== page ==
White-faced Ibises - Port Royal, Ontario (May 15, 2015)


The White-faced Ibises were a great way to kick off what would prove to be an awesome weekend of birding in southwestern Ontario. More to come...

Saturday, 30 May 2015

Wilson's Plover in Toronto

On Wednesday afternoon, Glenn Coady was birding Hanlan's Point beach on the Toronto Islands when he discovered two fantastic rarities - a Wilson's Plover and a Snowy Plover. Four Piping Plovers were taking up residence along the same stretch of beach as well, providing a trio of rare plover species for Ontario. Unfortunately the Snowy Plover did not stick around long, but the Wilson's continued to be seen throughout the rest of the day. Both Snowy and Wilson's Plovers are quite unusual in the province. I am not sure how many total records their have been of each species, but a quick look of the OBRC database shows that there are eight accepted records of Snowy Plover and four of Wilson's Plover.

I had been in Kenora from Monday through Wednesday for work and my flight unfortunately touched down at Billy Bishop airport on the Toronto Islands after sunset, meaning I wasn't able to chase the bird until the following day. The Wilson's Plover continued to be seen on Thursday, and with eager anticipation I drove down to Bay Street and boarded the ferry to head across.

Toronto from the Hanlan's Point ferry

After taking the short 10 minute ferry across I headed southwest towards Hanlan's Point beach. Even though it was early afternoon a variety of birds were vocalizing, including a Baltimore Oriole, Blue-gray Gnatcatcher, Willow Flycatcher, Savannah Sparrows, and Warbling Vireos. A Bobolink sang from somewhere in the grassy field over the airport fence, while several Blackpoll Warblers, one of the latest arriving migrants, sang from somewhere unseen in the forest edge.

I arrived at the beach and scanned with my binoculars to the north where the plovers had been located, while to the south, quite a few Torontonians were enjoying the hot weather at the nude beach.

It did not take too long until a Piping Plover landed in front of me. I paused to view the plover, then continued scanning up the beach. A group of birders were intently watching something on the sand, and my gaze picked up another plover shape - this one sporting a big black bill.

I joined the group of birders watching the Wilson's Plover, which paid no mind to us and casually walked by within 4 of 5 meters at times. The sun was still high in the sky at 3:00 PM, causing harsh shadows and tough photography conditions, but with the sun sort of at my back I tried to make the best of the situation. Seeing such an incredible rarity is always the main goal for me, but obtaining decent photos is just a bonus.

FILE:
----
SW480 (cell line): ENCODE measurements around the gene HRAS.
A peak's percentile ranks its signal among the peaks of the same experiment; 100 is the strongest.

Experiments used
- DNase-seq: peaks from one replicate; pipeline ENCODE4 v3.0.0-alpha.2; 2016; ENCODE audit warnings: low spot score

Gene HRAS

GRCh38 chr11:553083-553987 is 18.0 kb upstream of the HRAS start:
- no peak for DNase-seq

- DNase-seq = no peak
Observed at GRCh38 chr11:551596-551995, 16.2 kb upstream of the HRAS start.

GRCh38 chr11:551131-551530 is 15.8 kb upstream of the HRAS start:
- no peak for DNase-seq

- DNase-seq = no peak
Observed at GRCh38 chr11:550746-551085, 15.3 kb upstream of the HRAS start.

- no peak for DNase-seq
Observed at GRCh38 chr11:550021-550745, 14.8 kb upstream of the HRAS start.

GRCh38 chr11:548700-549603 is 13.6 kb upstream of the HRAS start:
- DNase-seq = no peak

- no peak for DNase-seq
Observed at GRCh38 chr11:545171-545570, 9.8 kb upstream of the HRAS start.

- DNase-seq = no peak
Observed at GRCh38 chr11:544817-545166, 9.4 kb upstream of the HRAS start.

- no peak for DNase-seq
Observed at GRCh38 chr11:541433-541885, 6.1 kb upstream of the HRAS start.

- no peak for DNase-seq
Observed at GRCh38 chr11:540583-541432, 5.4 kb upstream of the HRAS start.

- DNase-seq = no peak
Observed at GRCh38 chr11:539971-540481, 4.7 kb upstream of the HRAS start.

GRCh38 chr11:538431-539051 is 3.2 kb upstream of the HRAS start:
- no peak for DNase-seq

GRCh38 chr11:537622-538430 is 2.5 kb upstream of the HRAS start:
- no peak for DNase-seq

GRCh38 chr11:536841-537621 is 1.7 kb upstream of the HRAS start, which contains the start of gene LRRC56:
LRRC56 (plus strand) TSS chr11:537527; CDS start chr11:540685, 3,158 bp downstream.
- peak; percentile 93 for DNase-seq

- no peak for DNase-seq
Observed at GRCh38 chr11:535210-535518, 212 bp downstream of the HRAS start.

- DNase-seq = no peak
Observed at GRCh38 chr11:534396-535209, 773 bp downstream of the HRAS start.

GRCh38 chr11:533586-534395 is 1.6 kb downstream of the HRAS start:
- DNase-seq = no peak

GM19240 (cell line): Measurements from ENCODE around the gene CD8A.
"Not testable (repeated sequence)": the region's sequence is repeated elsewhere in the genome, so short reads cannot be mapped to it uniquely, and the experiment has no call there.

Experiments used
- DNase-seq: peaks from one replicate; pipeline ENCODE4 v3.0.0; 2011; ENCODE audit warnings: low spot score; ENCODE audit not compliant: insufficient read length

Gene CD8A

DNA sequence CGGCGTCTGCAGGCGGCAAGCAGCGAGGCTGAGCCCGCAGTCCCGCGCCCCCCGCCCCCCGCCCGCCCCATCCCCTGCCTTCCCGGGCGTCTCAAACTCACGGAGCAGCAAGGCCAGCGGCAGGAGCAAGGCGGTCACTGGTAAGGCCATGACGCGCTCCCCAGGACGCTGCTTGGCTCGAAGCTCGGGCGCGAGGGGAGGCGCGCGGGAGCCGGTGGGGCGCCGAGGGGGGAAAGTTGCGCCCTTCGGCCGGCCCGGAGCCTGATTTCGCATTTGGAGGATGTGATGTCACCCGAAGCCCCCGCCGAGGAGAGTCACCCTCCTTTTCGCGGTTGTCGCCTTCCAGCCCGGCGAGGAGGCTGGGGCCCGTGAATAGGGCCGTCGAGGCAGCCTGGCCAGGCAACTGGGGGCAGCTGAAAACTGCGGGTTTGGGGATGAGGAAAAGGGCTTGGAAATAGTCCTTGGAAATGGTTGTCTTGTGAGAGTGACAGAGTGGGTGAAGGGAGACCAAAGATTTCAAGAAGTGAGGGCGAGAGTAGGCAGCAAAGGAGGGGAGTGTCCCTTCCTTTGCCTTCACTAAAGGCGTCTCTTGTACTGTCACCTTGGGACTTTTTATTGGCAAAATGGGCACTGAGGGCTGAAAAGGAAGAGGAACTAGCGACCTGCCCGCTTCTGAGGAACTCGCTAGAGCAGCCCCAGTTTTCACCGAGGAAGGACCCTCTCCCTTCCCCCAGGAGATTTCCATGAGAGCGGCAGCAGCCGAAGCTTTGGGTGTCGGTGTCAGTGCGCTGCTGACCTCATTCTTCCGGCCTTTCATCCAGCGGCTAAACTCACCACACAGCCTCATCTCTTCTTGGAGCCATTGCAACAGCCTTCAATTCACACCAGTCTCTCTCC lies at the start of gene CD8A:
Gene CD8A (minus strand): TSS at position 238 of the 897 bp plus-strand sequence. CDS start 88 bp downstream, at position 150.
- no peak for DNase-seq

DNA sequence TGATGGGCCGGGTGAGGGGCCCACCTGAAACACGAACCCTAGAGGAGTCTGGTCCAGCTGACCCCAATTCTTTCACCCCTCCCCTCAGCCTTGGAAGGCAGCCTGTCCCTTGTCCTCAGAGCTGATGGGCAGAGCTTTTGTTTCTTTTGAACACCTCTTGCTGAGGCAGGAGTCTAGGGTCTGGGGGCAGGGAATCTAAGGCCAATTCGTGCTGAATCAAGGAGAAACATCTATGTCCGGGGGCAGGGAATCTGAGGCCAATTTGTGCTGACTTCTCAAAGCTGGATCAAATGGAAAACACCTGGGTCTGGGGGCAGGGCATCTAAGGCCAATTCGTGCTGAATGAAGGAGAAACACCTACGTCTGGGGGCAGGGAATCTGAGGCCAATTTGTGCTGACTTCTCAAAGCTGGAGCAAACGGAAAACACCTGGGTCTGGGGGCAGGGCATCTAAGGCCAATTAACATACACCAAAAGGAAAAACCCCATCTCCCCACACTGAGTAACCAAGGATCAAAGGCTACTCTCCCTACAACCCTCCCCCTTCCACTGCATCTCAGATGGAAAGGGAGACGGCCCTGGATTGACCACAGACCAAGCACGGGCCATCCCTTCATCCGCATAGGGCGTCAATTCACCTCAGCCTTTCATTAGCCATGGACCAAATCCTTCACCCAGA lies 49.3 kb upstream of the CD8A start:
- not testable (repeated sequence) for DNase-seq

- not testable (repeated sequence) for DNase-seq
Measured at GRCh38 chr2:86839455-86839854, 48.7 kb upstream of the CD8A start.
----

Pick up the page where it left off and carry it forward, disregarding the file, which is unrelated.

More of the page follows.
Wilson's Plover - Hanlan Point beach, Toronto islands (May 28, 2015)


Wilson's Plover - Hanlan Point beach, Toronto islands (May 28, 2015)


On several occasions, Wilson sat down in the sand amongst the beach detritus, proving very difficult to spot unless you knew exactly where to look.

Wilson's Plover - Hanlan Point beach, Toronto islands (May 28, 2015)

 Three Piping Plovers were also present - a pair that kept close company, and a single bird further down the beach. The Piping Plover is listed as Endangered in Ontario and there are only about 100 pairs in the Great Lakes region. They are only found at a handful of beaches in Ontario, and this is the first time that I can recall a pair taking up residence in Toronto. Perhaps it is a small sign that the population is slowly increasing.

Piping Plover - Hanlan Point beach, Toronto islands (May 28, 2015)

After an hour or so with the plovers I made my way back to the ferry docks as I had to make my way east to Havelock to complete Whip-poor-will surveys that evening. Here's one more parting shot of the Wilson's, a life bird for me.


Monday, 25 May 2015

Point Pelee and Blenheim lagoons - May 10, 2015

The park was relatively slow this morning, though Dan Riley and I had an American Bittern fly over us heading north up the main park road at dawn. That's one of the cool things about migration - you end up seeing birds in weird locations sometimes!

I stood around at the tip for a while, but not much of anything was flying around. Most of the ducks had now vacated the park, with only a few scaup and Red-breasted Mergansers remaining. We hung around and watched the moderate reverse migration for a while, but it was very slow in comparison to previous days. Eventually I headed north with a few others to bird some trails.

A strange phenomena occurs during the spring at Pelee. Since most birders visit during the first 2-3 weeks of May, common species that migrate either earlier or later than that become highly desirable for some, especially those who keep annual lists for their spring Pelee visits.. This is why something like a Mourning Warbler, one of the more common warbler species found in regenerating habitat in central Ontario, can draw a crowd like this! It is a later migrant with most pushing through in late May.

Mourning Warbler madness - Point Pelee National Park